• Get there a little early and sign up, and if the sign up sheets aren’t around, let the judge know you want to testify, and he’ll put you on the list.  He’s been extra careful to ask several times to see if there are people who want to testify who aren’t on the list.
  • When it’s your turn, either take the oath or affirm, then your testimony will carry more weight.
  • Give your testimony.  Tell your story, tell your family’s story.  Use examples, show him on the map…
  • Answer any questions that parties or the judge may have.
  • That’s it, it’s really that easy —  congratulations for speaking out!
  • Encourage your friends and neighbors to do the same.


You can enter exhibits.  Bring copies of things you think will help
show the judge why a particular route is a really bad idea, things like
the aforementioned:

  • Photos of eagle nests that you’ve taken and can identify the locations of the nests.
  • Photos and maps of arns, businesses and homes they want to go over — give a face to the place!
  • Provide copies of appraisals that show the devaluation of your property.
  • EMF studies and cases.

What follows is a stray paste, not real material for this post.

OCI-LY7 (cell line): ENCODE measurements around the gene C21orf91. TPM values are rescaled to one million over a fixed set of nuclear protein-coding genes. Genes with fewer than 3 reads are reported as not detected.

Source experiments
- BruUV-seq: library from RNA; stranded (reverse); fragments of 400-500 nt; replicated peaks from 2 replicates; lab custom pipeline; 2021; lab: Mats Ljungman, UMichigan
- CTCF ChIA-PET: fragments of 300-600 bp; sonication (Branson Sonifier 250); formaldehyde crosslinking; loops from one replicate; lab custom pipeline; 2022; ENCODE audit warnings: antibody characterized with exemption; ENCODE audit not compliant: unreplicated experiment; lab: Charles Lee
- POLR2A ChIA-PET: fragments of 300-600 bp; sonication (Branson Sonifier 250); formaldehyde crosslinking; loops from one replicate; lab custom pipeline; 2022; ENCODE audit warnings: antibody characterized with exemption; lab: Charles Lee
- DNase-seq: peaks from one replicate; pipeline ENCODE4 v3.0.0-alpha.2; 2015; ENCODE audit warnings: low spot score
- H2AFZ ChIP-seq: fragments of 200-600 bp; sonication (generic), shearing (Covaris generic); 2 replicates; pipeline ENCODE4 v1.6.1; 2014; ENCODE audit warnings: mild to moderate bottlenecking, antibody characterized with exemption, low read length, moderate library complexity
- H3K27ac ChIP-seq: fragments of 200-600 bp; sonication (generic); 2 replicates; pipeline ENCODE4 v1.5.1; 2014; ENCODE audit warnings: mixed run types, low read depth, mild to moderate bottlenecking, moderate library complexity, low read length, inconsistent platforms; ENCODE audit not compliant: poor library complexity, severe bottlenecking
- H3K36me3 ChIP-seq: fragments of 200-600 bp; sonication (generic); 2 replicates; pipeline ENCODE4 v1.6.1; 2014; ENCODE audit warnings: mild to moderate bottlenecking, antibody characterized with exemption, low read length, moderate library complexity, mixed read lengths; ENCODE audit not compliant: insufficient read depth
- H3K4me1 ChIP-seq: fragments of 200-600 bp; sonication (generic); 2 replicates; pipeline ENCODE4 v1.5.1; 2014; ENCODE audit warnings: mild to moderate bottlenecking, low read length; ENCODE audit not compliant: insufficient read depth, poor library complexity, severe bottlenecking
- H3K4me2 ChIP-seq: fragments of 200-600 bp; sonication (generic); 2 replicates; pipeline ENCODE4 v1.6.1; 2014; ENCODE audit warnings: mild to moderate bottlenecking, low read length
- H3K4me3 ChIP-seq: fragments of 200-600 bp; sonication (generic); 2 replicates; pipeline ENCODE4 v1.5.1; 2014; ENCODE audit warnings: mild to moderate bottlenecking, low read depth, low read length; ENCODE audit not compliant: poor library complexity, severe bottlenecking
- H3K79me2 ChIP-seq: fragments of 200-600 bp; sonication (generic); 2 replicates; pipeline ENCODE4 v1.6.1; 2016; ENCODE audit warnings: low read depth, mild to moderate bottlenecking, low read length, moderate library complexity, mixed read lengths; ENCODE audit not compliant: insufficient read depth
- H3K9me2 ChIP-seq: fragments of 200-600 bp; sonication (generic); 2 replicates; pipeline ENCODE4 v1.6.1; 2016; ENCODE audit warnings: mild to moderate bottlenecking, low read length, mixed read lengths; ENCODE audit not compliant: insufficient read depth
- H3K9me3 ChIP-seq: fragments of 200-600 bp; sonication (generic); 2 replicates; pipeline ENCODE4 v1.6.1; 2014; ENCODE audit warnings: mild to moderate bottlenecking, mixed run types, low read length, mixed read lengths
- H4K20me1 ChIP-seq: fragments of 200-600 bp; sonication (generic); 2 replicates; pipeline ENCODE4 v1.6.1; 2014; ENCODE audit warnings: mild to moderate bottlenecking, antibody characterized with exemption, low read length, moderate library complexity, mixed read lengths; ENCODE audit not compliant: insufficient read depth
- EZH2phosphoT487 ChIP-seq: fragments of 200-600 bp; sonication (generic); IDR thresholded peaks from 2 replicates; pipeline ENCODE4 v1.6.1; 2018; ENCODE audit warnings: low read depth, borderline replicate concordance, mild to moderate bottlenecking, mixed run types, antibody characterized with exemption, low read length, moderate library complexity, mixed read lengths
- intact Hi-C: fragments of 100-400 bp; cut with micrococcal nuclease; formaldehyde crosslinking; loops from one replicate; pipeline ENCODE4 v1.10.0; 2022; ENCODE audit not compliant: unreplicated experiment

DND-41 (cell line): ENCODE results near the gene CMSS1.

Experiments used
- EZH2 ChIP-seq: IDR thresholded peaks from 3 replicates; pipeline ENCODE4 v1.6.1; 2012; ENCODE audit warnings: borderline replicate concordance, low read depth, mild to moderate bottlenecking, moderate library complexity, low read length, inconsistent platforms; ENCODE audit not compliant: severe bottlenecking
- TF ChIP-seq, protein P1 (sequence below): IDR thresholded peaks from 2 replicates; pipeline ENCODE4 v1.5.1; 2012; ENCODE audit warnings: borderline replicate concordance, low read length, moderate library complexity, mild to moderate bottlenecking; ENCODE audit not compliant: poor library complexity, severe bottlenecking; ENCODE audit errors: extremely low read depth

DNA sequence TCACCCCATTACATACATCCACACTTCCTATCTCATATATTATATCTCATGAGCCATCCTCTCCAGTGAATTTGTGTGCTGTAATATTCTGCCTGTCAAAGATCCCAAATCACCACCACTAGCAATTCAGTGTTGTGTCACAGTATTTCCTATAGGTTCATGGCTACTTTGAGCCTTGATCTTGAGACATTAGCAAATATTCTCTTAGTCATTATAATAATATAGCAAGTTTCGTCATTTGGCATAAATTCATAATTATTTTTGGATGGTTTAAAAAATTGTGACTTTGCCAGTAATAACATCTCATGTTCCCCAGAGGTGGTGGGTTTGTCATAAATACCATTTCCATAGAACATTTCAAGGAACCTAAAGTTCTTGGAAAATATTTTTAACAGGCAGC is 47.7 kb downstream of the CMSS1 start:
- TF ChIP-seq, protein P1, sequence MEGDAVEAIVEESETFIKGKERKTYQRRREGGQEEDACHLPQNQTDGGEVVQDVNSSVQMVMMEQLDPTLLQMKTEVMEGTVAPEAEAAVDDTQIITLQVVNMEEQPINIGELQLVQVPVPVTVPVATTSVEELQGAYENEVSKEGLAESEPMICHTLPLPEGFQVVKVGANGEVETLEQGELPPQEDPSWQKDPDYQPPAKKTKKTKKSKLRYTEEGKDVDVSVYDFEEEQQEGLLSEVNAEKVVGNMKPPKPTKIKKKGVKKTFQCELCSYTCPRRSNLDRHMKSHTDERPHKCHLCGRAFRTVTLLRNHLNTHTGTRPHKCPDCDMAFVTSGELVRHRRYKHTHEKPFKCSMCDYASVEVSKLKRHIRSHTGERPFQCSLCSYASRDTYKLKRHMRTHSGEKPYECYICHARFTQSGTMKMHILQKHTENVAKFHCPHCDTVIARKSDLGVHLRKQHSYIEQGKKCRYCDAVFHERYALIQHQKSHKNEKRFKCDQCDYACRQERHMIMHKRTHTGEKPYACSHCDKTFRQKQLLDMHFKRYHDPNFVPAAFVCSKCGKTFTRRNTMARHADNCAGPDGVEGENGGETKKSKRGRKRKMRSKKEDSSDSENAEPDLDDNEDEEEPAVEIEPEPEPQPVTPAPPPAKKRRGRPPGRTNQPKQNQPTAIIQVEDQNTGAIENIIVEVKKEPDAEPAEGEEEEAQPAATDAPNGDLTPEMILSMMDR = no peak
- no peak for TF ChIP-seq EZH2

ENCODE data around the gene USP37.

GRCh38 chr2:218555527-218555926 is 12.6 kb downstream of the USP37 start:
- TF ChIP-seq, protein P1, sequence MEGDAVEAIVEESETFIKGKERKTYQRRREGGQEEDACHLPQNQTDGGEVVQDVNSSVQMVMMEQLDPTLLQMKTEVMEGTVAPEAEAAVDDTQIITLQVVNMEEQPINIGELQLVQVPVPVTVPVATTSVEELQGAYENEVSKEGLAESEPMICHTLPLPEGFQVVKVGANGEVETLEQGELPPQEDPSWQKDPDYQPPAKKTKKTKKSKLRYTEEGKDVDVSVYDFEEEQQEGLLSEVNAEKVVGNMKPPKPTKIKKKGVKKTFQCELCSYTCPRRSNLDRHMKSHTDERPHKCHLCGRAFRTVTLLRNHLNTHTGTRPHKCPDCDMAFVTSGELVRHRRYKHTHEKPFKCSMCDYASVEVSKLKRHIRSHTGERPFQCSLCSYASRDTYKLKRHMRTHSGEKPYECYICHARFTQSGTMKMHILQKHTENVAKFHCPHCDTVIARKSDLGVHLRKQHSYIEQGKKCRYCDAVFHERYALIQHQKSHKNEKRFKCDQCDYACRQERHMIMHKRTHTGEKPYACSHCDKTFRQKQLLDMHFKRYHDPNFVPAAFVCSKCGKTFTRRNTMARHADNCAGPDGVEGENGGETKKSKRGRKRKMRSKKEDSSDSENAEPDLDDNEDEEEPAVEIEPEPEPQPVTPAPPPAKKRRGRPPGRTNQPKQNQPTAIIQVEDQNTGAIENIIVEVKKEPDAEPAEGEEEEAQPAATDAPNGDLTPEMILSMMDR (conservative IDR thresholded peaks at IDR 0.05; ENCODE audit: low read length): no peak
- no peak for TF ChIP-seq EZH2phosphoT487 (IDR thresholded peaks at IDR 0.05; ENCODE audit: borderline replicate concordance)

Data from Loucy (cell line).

• Photo simulations of transmission towers in river valleys showing impacts.
  • Photo simulations of substations at night looking and sounding like an intergallactic space station.
  • Photos of your kids waiting for the bus, which would be right under the line if they built it there.
  • Other ideas???

If you need help, let me know in the comment section, or ask me at the hearings.  I’ll be going
to every one of these meetings this week, and I’lll help you state your
case however I can.

Thanks to Craig Poorker for forwarding this…

Filed under:Nuts & Bolts — posted by admin on December 5, 2009 @ 7:06 pm

I’m reading through the record, prepping for the next two weeks of hearings, and found this delightful tidbit that Craig Poorker had forwarded to Scott Ek regarding utility infrastructure found near New Trier – and I’ll testify about that infrastructure because I saw it too…


toiletonastickAnd part of the Comment:


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image: detail of installation by Bronwyn Lace